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Project Playbook: Educator Edition

Pop Bottle Ecosystem

Model and observe ecosystem interactions with living and nonliving things.


An ecosystem is a community of organisms living within the same environment. For this project, kids will build a thriving ecosystem they can put in the window at home. Add a little fishy friend and this project relies on you daily to keep the ecosystem healthy and balanced.


  1. Green plants are autotrophs, or producers, which means they make their own food from sunlight.
  2. The greatest number of plant and animal species are found in the rainforest biome.
  3. Oxygen currently makes up about 21 percent of the gases in the planet’s atmosphere

❏ Empty pop bottle
❏ Potting soil
❏ Aquarium rocks
❏ Small fish
❏ Small plant
❏ Coffee filters


  1. Cut the top off of your pop bottle.
  2. Fill the bottom of the bottle with small aquarium rocks.
  3. Fill the bottle up halfway with water. Add any aquarium toys or objects.
  4. Put your fish in the water, it’s their new home.
  5. Cut a small hole above the water level to put fish food through.
  6. Turn the top of the bottle over, the cut off part. Line this with the coffee filters.
  7. Fill the top of the bottle with a small layer of potting soil.
  8. Add your plant and nestle it in the soil.
  9. Place the inverted top into the bottle, above the fish, with its mouth resting in the water.
  10. Place it at home in a window where it can get sunlight. The water will grow rich with nutrients from the fish, which you must feed daily. The fish-water nutrients will feed the plant and help it grow healthy.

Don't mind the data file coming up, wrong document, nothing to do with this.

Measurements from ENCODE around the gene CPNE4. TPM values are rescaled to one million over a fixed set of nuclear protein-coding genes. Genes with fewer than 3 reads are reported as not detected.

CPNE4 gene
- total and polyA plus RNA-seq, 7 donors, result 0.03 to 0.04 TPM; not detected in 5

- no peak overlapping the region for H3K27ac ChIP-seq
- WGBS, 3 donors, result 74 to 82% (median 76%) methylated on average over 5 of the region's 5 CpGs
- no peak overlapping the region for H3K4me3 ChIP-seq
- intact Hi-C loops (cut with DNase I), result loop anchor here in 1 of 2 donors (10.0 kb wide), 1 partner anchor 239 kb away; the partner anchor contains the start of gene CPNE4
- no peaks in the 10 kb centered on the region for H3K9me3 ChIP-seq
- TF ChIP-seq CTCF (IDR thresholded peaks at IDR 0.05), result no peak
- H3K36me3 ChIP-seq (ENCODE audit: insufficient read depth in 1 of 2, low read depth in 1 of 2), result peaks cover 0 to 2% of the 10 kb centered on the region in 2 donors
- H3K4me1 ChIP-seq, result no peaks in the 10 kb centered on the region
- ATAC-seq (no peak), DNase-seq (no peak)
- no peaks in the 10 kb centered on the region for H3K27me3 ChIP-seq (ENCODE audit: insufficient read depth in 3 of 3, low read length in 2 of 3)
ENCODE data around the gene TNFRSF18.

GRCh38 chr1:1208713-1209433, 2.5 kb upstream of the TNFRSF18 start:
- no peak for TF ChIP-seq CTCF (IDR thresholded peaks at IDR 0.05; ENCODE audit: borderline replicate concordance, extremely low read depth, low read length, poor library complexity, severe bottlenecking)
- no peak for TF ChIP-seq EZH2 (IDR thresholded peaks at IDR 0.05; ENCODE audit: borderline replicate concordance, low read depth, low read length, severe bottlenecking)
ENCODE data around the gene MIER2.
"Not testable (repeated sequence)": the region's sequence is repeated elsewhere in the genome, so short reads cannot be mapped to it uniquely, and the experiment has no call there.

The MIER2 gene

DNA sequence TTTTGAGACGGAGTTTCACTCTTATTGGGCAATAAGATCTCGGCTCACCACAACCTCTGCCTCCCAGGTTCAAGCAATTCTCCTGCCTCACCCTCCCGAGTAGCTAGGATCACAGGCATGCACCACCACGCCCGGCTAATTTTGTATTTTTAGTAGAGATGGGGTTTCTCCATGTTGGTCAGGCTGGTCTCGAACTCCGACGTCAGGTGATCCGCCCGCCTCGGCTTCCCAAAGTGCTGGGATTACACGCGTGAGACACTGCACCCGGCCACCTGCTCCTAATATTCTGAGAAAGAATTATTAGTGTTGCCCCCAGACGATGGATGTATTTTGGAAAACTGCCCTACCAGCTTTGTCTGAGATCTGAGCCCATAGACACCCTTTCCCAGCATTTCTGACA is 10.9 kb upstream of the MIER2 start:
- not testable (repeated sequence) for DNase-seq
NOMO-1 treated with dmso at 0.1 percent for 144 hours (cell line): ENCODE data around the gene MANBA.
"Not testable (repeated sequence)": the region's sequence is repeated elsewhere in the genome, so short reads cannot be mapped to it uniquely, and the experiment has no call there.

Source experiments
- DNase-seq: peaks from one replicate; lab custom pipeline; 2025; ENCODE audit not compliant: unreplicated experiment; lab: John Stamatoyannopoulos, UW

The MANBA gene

OBJECTIVE: Kids will be able to conduct observations from experimentation and literature to identify patterns in what living things need to live.


  • What do living things need to survive?
  • Do plants and animals have the same requirements?


1. Create the pop bottle ecosystem with your child.

2. Set up a plant without water.

3. Observe your ecosystem and plant without water for several days.

a. Feed fish daily;

b. Water for plant should come from the fish area;

c. Should be placed in a well-lit window in a temperature-controlled area.


1. Ask child to identify patterns from their daily observations:

a. Of the plant?

b. Of the fish?

2. Read books and ask questions about the topic.

a. Potential literature

i. How a Seed Grows, Helene J. Jordan

ii. Cactus Hotel, Brenda Z. Guiberson

iii. What’s Alive?, Kathleen Weidner Zoehfeld

iv. I Am a Living Thing, Bobbie Kalman

b. Ask child what living things need:

i. Animals?

ii. Plants?


1. Have child complete the “What Do Living Things Need” worksheets.

a. Support them with cutting, pasting, and reasoning.

Educational Standards


K-LS1-1. Use observations to describe patterns of what plants and animals (including humans) need to survive.


W.K.7 Participate in shared research and writing projects (e.g. explore a number of books by a favorite author and express opinions about them).

K.MD.A.2 Directly compare two objects with a measurable attribute in common, to see which object has “more of”/”less of” the attribute, and describe the difference.

MP.2 Reason abstractly and quantitatively.

MP.4 Model with mathematics.

MP.5 Use appropriate tools strategically.

Level 3: Strategic Thinking
Level 4: Extended Thinking